How do you know when your gut isn’t healthy or performing optimally, and what can you do about it?
Your symptoms could range from bloating, heartburn, gas, and skin conditions to brain fog, food sensitivities and insomnia. If you believe you have digestive issues, it’s best to see a doctor. A first sign can be the form and frequency of stools – this varies for everyone due to transit time, ideally at least once a day to up to 3 times a day – outside that is considered either constipation or loose stool, and that signals you may have digestive issues.
So how can you maintain your gut health?
Diet is undoubtedly the most powerful influence on your gut microbiome. However, different foods affect different people differently. There are multiple variables: the foods; the individual; the microbial population. For example, eating broccoli might cause one type of bacteria to multiply in one person, while having no effect in another. That’s why I always remind my patients that even if you’re presenting exactly the same way as someone else, the causes, and therefore the treatment, may be completely different.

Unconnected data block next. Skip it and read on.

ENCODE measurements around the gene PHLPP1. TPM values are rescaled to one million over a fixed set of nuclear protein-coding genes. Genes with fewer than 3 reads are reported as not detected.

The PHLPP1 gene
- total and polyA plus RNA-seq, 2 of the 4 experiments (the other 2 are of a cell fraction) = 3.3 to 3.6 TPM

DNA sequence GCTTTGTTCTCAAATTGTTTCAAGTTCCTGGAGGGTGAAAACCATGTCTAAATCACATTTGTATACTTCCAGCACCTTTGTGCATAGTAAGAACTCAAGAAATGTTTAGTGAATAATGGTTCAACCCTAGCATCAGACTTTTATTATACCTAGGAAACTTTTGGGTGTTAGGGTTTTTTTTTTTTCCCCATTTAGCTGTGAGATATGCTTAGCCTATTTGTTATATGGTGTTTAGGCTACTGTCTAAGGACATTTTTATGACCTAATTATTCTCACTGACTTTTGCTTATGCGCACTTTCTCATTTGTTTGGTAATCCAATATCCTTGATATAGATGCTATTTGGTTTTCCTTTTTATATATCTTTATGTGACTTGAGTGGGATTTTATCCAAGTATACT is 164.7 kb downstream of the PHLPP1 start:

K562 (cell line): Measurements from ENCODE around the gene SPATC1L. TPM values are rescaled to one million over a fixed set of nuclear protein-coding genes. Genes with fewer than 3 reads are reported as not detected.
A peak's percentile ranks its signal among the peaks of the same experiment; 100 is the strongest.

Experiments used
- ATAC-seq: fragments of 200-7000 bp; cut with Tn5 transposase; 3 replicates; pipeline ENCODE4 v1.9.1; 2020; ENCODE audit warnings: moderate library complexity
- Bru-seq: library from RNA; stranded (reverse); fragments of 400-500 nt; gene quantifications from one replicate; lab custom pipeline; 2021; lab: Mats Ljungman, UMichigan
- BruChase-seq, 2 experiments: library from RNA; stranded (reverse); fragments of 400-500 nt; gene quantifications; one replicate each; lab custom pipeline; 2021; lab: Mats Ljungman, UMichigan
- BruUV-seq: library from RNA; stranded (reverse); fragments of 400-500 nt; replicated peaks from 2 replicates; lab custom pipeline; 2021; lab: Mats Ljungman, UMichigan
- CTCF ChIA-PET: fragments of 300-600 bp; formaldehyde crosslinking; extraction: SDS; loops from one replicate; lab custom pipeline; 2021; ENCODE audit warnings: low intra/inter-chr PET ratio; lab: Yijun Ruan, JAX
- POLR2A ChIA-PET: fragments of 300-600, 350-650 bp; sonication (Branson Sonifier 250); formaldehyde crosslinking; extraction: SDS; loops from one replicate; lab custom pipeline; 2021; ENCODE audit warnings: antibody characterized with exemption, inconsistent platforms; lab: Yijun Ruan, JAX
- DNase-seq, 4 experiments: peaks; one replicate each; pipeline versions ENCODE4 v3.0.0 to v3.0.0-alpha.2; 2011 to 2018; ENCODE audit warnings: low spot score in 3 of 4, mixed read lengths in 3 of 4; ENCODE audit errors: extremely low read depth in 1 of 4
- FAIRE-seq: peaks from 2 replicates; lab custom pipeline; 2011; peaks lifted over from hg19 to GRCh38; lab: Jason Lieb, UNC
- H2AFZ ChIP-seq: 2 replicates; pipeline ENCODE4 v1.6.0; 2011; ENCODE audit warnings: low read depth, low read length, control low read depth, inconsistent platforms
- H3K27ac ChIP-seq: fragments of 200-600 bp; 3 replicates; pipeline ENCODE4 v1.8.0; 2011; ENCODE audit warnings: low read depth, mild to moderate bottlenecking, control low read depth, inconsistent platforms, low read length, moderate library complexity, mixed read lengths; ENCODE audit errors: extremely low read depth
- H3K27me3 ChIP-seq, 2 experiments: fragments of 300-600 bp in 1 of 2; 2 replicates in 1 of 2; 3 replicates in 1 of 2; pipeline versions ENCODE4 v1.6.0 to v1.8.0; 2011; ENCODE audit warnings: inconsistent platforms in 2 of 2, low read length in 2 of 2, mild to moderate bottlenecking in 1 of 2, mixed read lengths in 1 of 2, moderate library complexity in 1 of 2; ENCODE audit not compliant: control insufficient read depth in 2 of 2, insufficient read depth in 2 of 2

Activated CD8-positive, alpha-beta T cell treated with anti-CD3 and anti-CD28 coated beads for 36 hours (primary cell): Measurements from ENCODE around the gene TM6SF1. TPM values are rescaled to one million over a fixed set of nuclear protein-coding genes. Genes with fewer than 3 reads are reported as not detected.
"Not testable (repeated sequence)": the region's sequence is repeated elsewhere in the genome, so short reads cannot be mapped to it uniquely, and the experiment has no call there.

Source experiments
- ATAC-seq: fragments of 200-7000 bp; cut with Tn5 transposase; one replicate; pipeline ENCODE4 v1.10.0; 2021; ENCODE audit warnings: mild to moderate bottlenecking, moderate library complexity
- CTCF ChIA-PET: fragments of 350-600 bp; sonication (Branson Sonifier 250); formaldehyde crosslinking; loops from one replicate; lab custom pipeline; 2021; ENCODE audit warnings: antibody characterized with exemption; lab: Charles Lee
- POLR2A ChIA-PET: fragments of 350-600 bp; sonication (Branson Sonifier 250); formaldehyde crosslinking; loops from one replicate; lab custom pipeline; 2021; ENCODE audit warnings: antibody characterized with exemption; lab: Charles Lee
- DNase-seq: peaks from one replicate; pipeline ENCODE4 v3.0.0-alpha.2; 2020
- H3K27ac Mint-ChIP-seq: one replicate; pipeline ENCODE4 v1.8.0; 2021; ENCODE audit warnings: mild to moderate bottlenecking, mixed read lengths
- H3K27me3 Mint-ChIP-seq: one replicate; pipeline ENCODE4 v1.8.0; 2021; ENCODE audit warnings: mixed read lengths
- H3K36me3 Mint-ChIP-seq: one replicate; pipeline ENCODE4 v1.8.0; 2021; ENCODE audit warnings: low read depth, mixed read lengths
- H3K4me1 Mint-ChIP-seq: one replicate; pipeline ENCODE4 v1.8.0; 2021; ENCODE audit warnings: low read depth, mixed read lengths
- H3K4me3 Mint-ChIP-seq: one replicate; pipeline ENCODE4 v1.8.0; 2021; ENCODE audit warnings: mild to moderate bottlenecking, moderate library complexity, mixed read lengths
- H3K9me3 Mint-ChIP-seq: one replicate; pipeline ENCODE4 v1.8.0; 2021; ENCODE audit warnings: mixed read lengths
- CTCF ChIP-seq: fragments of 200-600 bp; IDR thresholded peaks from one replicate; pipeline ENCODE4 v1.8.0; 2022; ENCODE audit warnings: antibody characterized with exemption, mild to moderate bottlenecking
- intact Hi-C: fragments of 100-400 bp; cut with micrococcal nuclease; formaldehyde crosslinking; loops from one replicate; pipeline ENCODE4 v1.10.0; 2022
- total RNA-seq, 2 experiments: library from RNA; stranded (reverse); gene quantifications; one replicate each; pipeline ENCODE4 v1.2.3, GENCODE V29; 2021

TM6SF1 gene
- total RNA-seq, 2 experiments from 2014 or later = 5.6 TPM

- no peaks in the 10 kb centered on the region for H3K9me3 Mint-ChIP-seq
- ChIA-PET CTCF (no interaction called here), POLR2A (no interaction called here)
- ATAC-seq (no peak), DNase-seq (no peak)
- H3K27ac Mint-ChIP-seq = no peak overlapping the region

The Western diet, which is heavy in meat and processed foods, is associated with dysbiosis, a disruption in the gut bacteria. It’s best to eat a large, seasonal variety of fresh fruits and vegetables and whole grains and reduce factory farm-raised antibiotic and hormone-fed meat intake. Buy your produce as close to the source as possible. Fruit and vegetables carry bacteria that help us digest our food, and we lose this when we buy chemical-sprayed produce. Soluble fibre is key to a healthy microbiome because this is what your gut bacteria eat. Feeding it soluble fibre results in nourishing by-products.
Another way to aid good gut health is to experiment and incorporate fermented foods like kimchi, sauerkraut, kefir, miso, yoghurt and tempeh. Fortunately, these foods are quite popular now, so it’s relatively easy to find them in stores, or even to find easy recipes and make your own at home. Sourdough bread and dark chocolate are also good.
Take antibiotics only when absolutely necessary, since they kill the good bacteria with the bad. Avoid allergens, toxins, too much caffeine, and alcohol. Add in meditation and stress-reduction techniques to calm both your mind and your gut.
And practice mindful eating. Eating is actually a separate behaviour, when compared to something like watching TV or scrolling on your phone. For proper digestion to occur, you need to start appreciating eating as a separate activity. Believe me, you will see the benefits.
You can also supplement your diet with an effective prebiotic and probiotic supplement, which will promote healthy digestive system function and enhance healthy digestive system flora and good bacteria growth. There is even research available now which shows the benefits of postbiotics as well.
Take the time to focus on your gut health, it will be worth it!